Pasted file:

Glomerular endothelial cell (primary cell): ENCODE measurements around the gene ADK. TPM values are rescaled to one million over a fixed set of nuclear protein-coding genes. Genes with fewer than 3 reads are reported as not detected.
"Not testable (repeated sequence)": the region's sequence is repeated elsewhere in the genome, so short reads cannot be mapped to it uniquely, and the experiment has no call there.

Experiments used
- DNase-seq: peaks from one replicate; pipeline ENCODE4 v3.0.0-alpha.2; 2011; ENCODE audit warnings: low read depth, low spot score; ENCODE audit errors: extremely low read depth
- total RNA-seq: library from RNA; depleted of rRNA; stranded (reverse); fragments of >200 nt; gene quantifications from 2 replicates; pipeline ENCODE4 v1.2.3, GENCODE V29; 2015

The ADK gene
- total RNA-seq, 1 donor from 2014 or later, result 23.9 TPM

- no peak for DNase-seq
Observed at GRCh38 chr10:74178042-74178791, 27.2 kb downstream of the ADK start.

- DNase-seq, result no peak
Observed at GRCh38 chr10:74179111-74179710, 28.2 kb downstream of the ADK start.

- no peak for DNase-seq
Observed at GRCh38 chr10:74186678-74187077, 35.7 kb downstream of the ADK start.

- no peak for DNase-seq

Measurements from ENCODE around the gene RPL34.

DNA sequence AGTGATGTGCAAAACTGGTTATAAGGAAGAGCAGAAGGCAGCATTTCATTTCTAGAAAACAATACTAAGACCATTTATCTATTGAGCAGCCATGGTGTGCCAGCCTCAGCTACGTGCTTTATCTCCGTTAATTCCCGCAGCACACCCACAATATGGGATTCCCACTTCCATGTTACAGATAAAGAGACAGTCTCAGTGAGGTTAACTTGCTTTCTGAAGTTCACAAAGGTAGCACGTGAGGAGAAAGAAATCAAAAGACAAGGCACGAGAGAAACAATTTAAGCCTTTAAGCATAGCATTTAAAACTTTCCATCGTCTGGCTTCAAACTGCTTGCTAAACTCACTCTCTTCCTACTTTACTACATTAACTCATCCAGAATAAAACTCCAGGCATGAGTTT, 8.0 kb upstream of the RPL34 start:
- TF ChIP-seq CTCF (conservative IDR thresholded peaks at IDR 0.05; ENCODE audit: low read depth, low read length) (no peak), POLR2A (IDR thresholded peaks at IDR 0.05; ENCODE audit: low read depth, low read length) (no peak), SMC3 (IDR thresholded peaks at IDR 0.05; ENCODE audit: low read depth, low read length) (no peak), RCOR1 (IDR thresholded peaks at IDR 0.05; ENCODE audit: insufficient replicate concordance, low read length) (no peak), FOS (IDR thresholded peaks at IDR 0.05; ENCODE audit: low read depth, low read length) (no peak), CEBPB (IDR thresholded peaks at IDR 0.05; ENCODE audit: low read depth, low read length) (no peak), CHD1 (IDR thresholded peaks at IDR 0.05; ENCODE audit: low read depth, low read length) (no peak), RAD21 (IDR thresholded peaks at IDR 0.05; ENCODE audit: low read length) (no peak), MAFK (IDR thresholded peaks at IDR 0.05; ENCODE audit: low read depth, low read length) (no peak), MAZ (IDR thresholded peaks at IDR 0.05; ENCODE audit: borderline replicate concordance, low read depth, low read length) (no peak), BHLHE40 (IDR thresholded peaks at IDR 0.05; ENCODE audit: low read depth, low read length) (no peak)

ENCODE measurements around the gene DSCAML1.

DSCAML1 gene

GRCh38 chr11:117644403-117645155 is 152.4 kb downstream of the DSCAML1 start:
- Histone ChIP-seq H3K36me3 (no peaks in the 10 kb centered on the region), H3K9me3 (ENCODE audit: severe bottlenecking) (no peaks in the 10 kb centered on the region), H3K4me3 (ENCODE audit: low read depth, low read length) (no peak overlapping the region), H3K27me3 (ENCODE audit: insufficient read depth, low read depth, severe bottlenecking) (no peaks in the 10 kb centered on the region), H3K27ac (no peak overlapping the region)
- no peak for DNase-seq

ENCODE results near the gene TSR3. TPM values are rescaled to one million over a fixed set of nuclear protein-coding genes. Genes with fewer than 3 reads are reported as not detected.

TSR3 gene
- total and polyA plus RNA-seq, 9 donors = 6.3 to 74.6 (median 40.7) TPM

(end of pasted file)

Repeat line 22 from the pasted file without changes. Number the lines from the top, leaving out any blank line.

- no peak for DNase-seq